Cow parsley's umbelliferous head of tiny white flowers

How to grow cow parsley

Find out all you need to know about growing cow parsley, Anthriscus sylvestris, in this practical Grow Guide.

A table displaying which months are best to sow, plant and harvest.
Jan Feb Mar Apr May Jun Jul Aug Sep Oct Nov Dec
Sow
Sow

Do not Sow in January

Do not Sow in February

Do Sow in March

Do Sow in April

Do not Sow in May

Do not Sow in June

Do not Sow in July

Do not Sow in August

Do not Sow in September

Do not Sow in October

Do not Sow in November

Do not Sow in December

Plant
Plant

Do not Plant in January

Do not Plant in February

Do not Plant in March

Do not Plant in April

Do Plant in May

Do not Plant in June

Do not Plant in July

Do not Plant in August

Do not Plant in September

Do not Plant in October

Do not Plant in November

Do not Plant in December

Flowers
Flowers

Plant does not flower in January

Plant does not flower in February

Plant does not flower in March

Plant does not flower in April

Plant does flower in May

Plant does flower in June

Plant does not flower in July

Plant does not flower in August

Plant does not flower in September

Plant does not flower in October

Plant does not flower in November

Plant does not flower in December

Cut back
Cut back

Do not Cut back in January

Do not Cut back in February

Do not Cut back in March

Do not Cut back in April

Do not Cut back in May

Do not Cut back in June

Do Cut back in July

Do Cut back in August

Do not Cut back in September

Do not Cut back in October

Do not Cut back in November

Do not Cut back in December

Anthriscus sylvestris, better known as cow parsley, and sometimes as Queen Anne’s lace, is very much in vogue. A common native plant, the light, airy umbelliferous heads of tiny white flowers that appear in early summer are a favourite choice for naturalistic planting schemes.

Advertisement

Also good for attracting insects, anthriscus looks wonderful planted in large drifts through other perennials. In the wild, it commonly crops up by roadsides, meadows and woodland edges, growing wild among grasses. You need space to accommodate and experiment with these graceful plants, but, easily grown from seed, it is worth having a go.

Take a look at our handy anthriscus Grow Guide.

The light, airy umbelliferous heads of tiny white flowers that appear in
early summer are a favourite choice for naturalistic planting schemes.

A swathe of purple-stemmed cow parsley 'Ravenswing' underplanting a cherry tree
A swathe of purple-stemmed cow parsley ‘Ravenswing’ underplanting a cherry tree

Where to plant cow parsley

Anthriscus sylvestris thrives in fertile, moist, but free-draining soil and will colonise areas that are in full sun or dappled shade. Grow Anthriscus sylvestris in an informal border, cottage or wildlife garden, or as part of a meadow.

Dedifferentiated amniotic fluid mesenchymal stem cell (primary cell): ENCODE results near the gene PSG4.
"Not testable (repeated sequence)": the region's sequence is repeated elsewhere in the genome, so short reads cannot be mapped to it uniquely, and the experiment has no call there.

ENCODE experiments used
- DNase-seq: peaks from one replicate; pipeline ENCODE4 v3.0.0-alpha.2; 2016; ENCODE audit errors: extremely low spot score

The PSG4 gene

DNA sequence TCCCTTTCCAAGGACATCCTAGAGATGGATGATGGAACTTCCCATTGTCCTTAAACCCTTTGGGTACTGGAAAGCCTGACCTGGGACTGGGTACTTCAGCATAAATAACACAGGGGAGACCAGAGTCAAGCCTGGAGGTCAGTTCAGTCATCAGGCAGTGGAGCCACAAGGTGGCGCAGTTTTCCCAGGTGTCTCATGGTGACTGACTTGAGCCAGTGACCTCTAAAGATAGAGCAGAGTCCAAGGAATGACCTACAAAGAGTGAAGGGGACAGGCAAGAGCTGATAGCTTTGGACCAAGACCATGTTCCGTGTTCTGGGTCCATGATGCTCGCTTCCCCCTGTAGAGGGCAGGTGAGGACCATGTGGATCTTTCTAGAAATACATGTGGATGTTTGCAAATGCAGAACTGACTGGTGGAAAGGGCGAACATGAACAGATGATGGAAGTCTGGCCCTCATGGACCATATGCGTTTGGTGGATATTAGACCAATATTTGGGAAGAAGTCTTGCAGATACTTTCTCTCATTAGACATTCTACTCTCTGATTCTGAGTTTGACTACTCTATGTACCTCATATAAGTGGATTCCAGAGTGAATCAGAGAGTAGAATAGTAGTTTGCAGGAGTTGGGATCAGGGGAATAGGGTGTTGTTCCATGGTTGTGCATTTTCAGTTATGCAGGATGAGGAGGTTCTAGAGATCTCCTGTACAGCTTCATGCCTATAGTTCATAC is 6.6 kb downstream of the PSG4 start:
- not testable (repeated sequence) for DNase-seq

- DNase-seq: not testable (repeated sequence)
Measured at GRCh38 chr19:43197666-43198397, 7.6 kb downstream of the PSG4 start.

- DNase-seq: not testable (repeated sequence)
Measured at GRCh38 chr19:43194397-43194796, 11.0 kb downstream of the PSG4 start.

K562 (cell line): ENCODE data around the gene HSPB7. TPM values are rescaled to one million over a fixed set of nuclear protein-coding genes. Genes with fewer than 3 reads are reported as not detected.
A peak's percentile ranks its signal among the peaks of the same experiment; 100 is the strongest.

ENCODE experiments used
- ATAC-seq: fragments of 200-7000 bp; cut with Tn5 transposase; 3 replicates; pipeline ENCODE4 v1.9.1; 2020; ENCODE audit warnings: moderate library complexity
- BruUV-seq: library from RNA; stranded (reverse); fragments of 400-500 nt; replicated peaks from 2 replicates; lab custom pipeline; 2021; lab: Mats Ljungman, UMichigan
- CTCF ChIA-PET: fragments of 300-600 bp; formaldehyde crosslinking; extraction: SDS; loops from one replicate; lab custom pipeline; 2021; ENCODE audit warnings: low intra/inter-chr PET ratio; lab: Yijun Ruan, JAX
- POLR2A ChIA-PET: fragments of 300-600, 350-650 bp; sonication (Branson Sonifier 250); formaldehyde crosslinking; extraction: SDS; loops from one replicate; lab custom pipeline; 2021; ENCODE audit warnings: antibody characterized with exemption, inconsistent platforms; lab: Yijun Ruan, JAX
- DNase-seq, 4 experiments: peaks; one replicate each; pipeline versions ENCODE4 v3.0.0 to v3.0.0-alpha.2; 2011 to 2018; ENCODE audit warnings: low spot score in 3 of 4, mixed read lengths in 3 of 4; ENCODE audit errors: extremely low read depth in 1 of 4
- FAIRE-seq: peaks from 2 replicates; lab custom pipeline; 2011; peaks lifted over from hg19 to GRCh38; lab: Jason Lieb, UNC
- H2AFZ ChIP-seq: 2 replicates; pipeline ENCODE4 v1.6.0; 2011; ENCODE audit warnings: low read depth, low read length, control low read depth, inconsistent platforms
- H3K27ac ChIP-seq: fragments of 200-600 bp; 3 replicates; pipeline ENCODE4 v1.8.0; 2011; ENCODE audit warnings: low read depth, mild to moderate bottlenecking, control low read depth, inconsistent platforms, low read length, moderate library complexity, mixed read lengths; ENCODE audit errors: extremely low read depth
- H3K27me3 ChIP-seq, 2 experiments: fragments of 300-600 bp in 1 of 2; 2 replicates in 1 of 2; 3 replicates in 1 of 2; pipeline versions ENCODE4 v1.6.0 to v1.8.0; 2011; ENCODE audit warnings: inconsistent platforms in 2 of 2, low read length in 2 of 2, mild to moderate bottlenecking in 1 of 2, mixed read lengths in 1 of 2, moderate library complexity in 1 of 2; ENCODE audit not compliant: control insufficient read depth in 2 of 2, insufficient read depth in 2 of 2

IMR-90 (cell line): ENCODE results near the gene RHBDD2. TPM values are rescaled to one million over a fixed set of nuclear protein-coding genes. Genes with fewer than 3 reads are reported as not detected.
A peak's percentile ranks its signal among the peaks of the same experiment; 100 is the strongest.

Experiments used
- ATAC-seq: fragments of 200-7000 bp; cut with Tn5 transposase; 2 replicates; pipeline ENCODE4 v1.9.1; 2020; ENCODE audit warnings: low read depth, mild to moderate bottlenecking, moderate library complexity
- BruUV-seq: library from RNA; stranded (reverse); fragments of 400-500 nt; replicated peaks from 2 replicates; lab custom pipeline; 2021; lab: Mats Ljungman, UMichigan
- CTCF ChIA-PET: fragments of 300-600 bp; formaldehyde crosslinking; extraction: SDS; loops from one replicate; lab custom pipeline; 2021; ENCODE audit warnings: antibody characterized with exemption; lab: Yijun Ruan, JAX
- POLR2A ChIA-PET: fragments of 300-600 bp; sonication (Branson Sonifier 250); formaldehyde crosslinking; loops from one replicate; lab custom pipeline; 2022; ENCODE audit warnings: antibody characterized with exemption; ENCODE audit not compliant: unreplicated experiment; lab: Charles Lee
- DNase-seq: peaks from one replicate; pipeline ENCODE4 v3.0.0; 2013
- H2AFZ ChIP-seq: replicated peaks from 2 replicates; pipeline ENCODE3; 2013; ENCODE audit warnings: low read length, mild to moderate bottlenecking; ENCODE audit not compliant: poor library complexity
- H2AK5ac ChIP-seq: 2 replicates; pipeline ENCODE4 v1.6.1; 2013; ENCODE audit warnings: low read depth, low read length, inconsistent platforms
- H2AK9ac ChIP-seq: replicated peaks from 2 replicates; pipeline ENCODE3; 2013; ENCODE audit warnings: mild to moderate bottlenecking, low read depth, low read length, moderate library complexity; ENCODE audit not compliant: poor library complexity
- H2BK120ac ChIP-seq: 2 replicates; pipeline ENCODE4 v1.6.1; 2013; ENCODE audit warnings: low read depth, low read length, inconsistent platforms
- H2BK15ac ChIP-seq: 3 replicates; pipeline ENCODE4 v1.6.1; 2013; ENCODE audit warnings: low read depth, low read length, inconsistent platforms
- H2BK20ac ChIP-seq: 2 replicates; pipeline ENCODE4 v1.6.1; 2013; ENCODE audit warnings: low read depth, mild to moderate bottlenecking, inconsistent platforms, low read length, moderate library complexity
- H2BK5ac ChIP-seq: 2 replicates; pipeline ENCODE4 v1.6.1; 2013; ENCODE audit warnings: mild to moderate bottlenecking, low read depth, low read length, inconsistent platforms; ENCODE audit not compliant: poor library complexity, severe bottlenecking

Cow parsley's umbelliferous head of tiny white flowers
Cow parsley’s umbelliferous head of tiny white flowers

How to plant cow parsley

Sow Anthriscus sylvestris from seed in early spring. Sow outdoors directly into warm, prepared soil where plants are to grow. Soil needs to be weed-free, and lightly raked, to allow seedlings to establish.

Alternatively, sow in modules into light compost and cover with a layer of vermiculite. Pot on when seedlings are large enough to handle and plant out in early summer.

Purple stems, burgundy buds and pink-white flowers of cow parsley 'Ravenswing'
Purple stems, burgundy buds and pink-white flowers of cow parsley ‘Ravenswing’

How to look after cow parsley

Anthriscus sylvestris is a low-maintenance plant if you have the right growing conditions. As a native plant, it should not require additional watering or any added fertiliser. It will spread easily, so you may want to keep it in check by pulling up seedlings as you spot them, or by selectively cutting back some plants before they shed their seed.

Otherwise, leave flowerheads on the plant as long as possible and cut back at the end of the summer.

Watch Monty Don talk about using cow parsley and other umbellifers in his garden.

Collecting cow parsley seed in a paper bag
Collecting cow parsley seed in a paper bag

Propagation of cow parsley

An annual plant, Anthriscus sylvestris will self-seed readily. If you want to ensure continuity, make sure you save some seed. When the flowerheads have gone over, select a few plants to collect seeds from. Place a paper bag over the flowerhead, tying it closed with twine Then cut back the plant and hang it upside down in a shed to dry. Then you can shake the tiny seeds into the bag, ready to store for sowing next spring.

Cow parsley: problem solving

Anthriscus sylvestris is not affected by any pests or diseases.

Advertisement
Purple-stemmed cow parsley 'Ravenswing' planted along a grey stone wall
Purple-stemmed cow parsley ‘Ravenswing’ planted along a grey stone wall

Anthriscus varieties to try

Anthriscus sylvestris ‘Ravenswing’ –  a pretty form of common cow parsley, with dark purple stems and lacy foliage contrasting with the white flowerheads. It can also be used in cut flower arrangements. ‘Ravenswing’  does not come true from seed, so always buy fresh seeds.